6.
What did the sages of the Talmudic era (the time when the “Book of Jewish Law” became “Jewish Law”) believe about the human body?
That it is relatively unimportant
That it is a vessel for the soul
That it is a vessel for the human mind
That it is more holy than God
Judaism’s view is that the human body is guided by the soul. During sleep it is said that the soul momentarily departs the body and is spiritually refreshed. Upon death it leaves the body, to be reunited only upon resurrection, one of the main reasons that the deceased should be buried whole and not cremated. However, whether the soul is capable of living an independent, fully conscious existence away from the body following death, is extremely unclear from the teachings of the Rabbis
7.
It is customary for Jews to thank God for food ....
before the meal
during the meal
after the meal
both before and after the meal
While there are separate blessings for fruit, vegetables, non-bread grain products, and meat, fish, and dairy products, a meal is not considered to be a meal in the formal sense unless bread is eaten during the meal. The meal usually starts with a blessing over the bread. Once the meal has concluded, there is a series of four benedictions that are said (or only a single benediction if bread was not eaten with the meal). As with most religions in this modern age, it is only the very religious that will recite these blessings and prayers, although most Jewish families will make the blessing over bread at the commencement of the traditional Friday night meal prior to the Sabbath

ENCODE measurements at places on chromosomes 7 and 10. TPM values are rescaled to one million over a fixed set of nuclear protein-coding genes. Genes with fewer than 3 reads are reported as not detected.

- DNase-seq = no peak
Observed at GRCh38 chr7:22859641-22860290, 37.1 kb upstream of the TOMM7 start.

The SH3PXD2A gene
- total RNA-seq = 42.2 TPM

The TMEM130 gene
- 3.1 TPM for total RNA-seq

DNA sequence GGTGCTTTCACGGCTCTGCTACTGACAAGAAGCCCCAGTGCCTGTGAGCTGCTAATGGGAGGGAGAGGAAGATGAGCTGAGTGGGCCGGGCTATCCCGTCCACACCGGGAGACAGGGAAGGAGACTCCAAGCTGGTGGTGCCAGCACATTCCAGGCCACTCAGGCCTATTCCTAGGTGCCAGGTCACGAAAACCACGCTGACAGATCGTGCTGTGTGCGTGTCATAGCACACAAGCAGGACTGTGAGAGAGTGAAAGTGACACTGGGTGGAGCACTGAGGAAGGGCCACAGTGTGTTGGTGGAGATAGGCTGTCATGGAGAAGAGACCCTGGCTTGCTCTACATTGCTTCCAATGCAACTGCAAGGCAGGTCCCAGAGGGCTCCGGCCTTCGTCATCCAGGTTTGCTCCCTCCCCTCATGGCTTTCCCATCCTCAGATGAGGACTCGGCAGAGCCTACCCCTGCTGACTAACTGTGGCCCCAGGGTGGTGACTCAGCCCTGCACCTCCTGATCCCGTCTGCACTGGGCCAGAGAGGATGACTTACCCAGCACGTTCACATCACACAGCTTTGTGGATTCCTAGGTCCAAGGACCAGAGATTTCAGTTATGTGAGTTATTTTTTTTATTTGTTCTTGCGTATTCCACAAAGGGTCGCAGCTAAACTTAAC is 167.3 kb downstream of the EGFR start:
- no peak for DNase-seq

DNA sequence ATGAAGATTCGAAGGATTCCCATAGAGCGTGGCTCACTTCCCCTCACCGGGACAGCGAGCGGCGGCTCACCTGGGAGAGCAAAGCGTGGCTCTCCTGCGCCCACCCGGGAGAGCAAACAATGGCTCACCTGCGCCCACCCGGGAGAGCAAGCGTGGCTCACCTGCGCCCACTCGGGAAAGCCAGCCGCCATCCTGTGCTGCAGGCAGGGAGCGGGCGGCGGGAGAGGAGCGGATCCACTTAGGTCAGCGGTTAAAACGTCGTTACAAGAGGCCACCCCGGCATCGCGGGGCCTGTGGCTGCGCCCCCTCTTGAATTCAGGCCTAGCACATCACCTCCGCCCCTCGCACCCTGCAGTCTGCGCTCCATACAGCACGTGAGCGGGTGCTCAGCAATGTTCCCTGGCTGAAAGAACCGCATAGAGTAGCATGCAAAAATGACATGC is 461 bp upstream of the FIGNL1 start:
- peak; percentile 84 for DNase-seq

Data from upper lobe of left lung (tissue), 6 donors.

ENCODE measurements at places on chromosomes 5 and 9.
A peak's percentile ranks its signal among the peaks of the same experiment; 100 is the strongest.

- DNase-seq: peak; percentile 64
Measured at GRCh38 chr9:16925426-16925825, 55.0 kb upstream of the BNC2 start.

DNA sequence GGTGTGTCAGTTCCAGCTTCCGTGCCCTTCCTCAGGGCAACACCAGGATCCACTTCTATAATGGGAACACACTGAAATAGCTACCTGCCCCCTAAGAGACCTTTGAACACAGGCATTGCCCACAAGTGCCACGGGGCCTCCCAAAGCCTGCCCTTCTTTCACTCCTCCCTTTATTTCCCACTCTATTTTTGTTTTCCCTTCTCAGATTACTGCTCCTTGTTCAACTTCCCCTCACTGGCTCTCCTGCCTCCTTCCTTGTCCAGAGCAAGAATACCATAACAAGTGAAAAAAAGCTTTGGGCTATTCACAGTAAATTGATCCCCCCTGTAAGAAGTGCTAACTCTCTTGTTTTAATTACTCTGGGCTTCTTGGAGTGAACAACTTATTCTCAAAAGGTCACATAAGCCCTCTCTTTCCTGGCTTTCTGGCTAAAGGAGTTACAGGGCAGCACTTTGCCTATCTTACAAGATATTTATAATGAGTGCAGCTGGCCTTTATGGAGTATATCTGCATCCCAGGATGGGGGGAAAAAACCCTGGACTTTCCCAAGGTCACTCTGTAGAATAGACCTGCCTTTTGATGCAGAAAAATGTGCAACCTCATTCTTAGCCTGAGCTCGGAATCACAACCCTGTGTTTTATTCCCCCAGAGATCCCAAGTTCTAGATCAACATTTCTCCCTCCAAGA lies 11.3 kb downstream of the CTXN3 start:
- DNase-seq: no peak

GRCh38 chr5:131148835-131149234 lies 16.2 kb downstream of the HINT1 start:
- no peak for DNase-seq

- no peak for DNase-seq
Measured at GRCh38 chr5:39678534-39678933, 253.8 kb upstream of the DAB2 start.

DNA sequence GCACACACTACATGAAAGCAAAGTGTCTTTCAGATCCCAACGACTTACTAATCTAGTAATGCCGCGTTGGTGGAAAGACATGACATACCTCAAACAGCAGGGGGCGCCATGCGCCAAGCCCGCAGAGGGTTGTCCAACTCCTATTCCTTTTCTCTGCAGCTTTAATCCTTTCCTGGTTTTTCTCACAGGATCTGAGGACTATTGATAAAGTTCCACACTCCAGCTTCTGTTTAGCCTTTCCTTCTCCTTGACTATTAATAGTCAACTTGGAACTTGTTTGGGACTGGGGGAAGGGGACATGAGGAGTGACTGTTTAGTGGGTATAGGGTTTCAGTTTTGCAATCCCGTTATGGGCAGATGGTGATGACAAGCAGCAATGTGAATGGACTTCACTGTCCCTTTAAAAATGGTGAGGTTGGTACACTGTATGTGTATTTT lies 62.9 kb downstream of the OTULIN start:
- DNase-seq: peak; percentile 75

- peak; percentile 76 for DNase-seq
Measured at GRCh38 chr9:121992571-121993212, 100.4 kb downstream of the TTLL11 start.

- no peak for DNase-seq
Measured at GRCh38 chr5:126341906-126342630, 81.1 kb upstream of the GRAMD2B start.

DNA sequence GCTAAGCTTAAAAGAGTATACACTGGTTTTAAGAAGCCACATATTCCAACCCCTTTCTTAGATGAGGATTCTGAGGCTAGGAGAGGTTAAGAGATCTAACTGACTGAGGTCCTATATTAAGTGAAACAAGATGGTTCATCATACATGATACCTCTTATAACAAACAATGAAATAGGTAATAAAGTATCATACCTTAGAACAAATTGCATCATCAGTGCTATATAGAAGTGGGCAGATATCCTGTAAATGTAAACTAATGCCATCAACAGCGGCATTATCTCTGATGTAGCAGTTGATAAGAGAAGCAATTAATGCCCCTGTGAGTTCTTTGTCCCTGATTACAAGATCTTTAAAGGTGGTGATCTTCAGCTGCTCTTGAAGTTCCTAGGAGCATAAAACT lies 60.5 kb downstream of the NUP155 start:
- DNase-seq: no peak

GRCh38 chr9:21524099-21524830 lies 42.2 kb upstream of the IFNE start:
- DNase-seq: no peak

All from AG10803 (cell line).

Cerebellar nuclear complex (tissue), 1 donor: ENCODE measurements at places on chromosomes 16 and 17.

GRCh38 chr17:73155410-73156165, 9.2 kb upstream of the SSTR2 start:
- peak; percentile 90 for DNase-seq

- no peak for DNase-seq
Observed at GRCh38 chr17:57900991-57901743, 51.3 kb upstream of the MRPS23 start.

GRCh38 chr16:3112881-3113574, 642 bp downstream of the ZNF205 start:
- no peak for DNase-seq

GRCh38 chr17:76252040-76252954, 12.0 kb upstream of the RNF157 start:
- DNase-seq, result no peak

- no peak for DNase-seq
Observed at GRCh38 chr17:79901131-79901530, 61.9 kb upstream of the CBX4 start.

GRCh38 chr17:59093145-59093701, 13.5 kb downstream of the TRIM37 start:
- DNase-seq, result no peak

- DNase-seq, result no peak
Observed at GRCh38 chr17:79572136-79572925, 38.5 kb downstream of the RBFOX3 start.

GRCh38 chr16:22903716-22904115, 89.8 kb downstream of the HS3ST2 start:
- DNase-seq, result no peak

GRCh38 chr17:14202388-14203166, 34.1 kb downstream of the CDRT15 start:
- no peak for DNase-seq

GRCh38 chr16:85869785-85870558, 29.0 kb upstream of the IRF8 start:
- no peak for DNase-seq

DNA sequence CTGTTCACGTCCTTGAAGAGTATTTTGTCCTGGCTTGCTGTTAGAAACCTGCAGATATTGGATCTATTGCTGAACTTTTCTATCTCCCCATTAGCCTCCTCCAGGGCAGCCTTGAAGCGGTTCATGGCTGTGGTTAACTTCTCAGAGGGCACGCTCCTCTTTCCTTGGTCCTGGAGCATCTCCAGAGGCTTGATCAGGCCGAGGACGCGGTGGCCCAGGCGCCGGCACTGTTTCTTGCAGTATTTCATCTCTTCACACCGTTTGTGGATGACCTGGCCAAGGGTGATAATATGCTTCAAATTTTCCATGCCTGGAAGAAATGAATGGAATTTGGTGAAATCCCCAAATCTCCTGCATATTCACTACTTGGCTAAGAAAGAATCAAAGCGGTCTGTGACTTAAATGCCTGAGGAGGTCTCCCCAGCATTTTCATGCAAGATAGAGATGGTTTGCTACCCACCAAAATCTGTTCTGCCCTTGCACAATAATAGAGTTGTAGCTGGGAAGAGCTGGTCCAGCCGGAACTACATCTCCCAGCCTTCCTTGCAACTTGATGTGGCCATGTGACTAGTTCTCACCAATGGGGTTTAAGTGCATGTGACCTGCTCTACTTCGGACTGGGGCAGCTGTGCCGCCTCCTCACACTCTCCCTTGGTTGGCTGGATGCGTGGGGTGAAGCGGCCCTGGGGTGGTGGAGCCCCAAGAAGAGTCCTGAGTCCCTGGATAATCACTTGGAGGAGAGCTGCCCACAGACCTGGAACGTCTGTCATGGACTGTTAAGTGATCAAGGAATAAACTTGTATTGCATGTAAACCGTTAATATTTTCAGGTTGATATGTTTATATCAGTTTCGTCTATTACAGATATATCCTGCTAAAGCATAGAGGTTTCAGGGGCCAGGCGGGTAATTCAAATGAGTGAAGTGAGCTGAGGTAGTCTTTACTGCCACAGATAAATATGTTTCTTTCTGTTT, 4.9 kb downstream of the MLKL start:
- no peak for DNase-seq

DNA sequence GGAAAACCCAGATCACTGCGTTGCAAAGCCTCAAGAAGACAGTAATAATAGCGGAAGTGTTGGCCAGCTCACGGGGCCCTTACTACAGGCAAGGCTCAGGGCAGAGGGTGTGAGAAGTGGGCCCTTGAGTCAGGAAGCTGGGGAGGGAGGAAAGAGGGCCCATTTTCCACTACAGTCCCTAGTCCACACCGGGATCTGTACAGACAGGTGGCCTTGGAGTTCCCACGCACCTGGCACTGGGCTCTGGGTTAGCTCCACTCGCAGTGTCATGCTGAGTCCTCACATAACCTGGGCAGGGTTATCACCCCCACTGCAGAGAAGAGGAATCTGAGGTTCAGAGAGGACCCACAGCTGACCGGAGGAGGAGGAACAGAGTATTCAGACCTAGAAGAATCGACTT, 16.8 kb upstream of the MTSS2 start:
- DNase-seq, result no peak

8.
A traditional Jewish wedding should take place on ....
the Sabbath
during the celebratory period of the Jewish New Year
on the same day as a Jewish Festival
on any day of the week apart from the Sabbath or major Jewish Festival
The wedding can be held on any day of the week apart from during the Sabbath (from sunset on Friday until sunset on Saturday) day, or on any of the major Jewish festivals such as the Day of Atonement or Jewish New Year (when Jews are required to refrain from work). In the UK, Sunday tends to be the most popular day of the week for Jewish weddings, although ultra-Orthodox weddings now often take place during the week on a day from Monday to Thursday
9.
The wearing of the skullcap or “Yarmulke” by Jewish men is ....
a custom
so that Jewish men can appear humble in the presence of God
by order of the Rabbi
to make all men equal in the sight of God as ageing men lose their hair
Jewish men take it for granted that the head should indeed be covered when they find themselves in a holy place (the synagogue or cemetery), or engaged in a sacred occupation, such as the study of the Torah, reciting of prayers and the partaking of food. It is to signify that they are indeed humble in the presence of God, although secular Jewish men tend to wear one solely on religious-orientated occasions. It is worn by all Jewish males when reciting prayers or in the synagogue, irrespective of their degree of religiousness
10.
Jewish women traditionally cover their hair to show that they are ....
dating
engaged
married
pregnant
In biblical Judaism, the rule was that married women should cover their hair in order to be seen as modest and unattractive and thus ward off potentially embarrassing advances from potential single suitors. From a Jewish perspective, modesty hadn’t really anything to do with being unattractive, but more as a means of creating privacy for a married woman. By covering her hair, the married woman is simply saying “I am not available”

 

Author:  Ed Moss